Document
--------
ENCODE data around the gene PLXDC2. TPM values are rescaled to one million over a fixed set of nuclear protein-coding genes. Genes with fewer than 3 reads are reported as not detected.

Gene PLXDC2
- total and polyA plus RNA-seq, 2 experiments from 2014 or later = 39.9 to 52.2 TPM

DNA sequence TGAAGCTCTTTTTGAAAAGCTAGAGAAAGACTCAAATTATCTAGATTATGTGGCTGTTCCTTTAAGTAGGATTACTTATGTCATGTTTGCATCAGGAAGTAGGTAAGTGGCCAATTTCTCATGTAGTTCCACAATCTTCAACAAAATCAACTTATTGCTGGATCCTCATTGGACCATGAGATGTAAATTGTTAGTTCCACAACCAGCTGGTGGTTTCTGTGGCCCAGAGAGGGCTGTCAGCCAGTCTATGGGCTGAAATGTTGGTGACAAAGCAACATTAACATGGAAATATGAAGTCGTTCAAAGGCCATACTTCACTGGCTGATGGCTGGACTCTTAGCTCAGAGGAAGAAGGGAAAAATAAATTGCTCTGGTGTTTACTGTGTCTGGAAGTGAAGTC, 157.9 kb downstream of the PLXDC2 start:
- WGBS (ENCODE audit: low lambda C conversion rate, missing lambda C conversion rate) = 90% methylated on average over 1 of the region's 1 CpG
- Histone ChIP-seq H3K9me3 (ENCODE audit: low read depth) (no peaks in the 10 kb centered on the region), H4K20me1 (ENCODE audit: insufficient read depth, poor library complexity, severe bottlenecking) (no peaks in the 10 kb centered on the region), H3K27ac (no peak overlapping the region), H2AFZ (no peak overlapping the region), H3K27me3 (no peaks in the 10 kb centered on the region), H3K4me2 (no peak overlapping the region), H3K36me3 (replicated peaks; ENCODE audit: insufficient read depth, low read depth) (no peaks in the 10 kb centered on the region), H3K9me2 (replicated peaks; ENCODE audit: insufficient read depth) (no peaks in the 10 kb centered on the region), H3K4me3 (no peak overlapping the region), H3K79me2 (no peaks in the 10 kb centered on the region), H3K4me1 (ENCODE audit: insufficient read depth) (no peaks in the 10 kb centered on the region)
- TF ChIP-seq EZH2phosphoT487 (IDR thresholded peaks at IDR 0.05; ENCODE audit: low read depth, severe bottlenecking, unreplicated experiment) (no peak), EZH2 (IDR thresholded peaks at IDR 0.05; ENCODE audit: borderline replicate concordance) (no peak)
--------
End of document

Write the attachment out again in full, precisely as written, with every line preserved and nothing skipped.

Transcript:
ENCODE data around the gene PLXDC2. TPM values are rescaled to one million over a fixed set of nuclear protein-coding genes. Genes with fewer than 3 reads are reported as not detected.

Gene PLXDC2
- total and polyA plus RNA-seq, 2 experiments from 2014 or later = 39.9 to 52.2 TPM

DNA sequence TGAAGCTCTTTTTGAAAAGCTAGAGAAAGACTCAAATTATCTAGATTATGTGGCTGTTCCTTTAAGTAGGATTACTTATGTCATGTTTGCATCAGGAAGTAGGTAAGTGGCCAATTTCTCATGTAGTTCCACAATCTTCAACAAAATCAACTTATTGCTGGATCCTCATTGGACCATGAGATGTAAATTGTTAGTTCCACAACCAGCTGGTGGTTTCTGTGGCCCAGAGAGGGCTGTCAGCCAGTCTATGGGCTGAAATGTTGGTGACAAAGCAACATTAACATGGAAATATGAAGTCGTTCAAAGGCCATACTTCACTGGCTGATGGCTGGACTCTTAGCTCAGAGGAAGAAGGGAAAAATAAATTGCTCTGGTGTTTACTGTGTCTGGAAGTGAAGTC, 157.9 kb downstream of the PLXDC2 start:
- WGBS (ENCODE audit: low lambda C conversion rate, missing lambda C conversion rate) = 90% methylated on average over 1 of the region's 1 CpG
- Histone ChIP-seq H3K9me3 (ENCODE audit: low read depth) (no peaks in the 10 kb centered on the region), H4K20me1 (ENCODE audit: insufficient read depth, poor library complexity, severe bottlenecking) (no peaks in the 10 kb centered on the region), H3K27ac (no peak overlapping the region), H2AFZ (no peak overlapping the region), H3K27me3 (no peaks in the 10 kb centered on the region), H3K4me2 (no peak overlapping the region), H3K36me3 (replicated peaks; ENCODE audit: insufficient read depth, low read depth) (no peaks in the 10 kb centered on the region), H3K9me2 (replicated peaks; ENCODE audit: insufficient read depth) (no peaks in the 10 kb centered on the region), H3K4me3 (no peak overlapping the region), H3K79me2 (no peaks in the 10 kb centered on the region), H3K4me1 (ENCODE audit: insufficient read depth) (no peaks in the 10 kb centered on the region)
- TF ChIP-seq EZH2phosphoT487 (IDR thresholded peaks at IDR 0.05; ENCODE audit: low read depth, severe bottlenecking, unreplicated experiment) (no peak), EZH2 (IDR thresholded peaks at IDR 0.05; ENCODE audit: borderline replicate concordance) (no peak)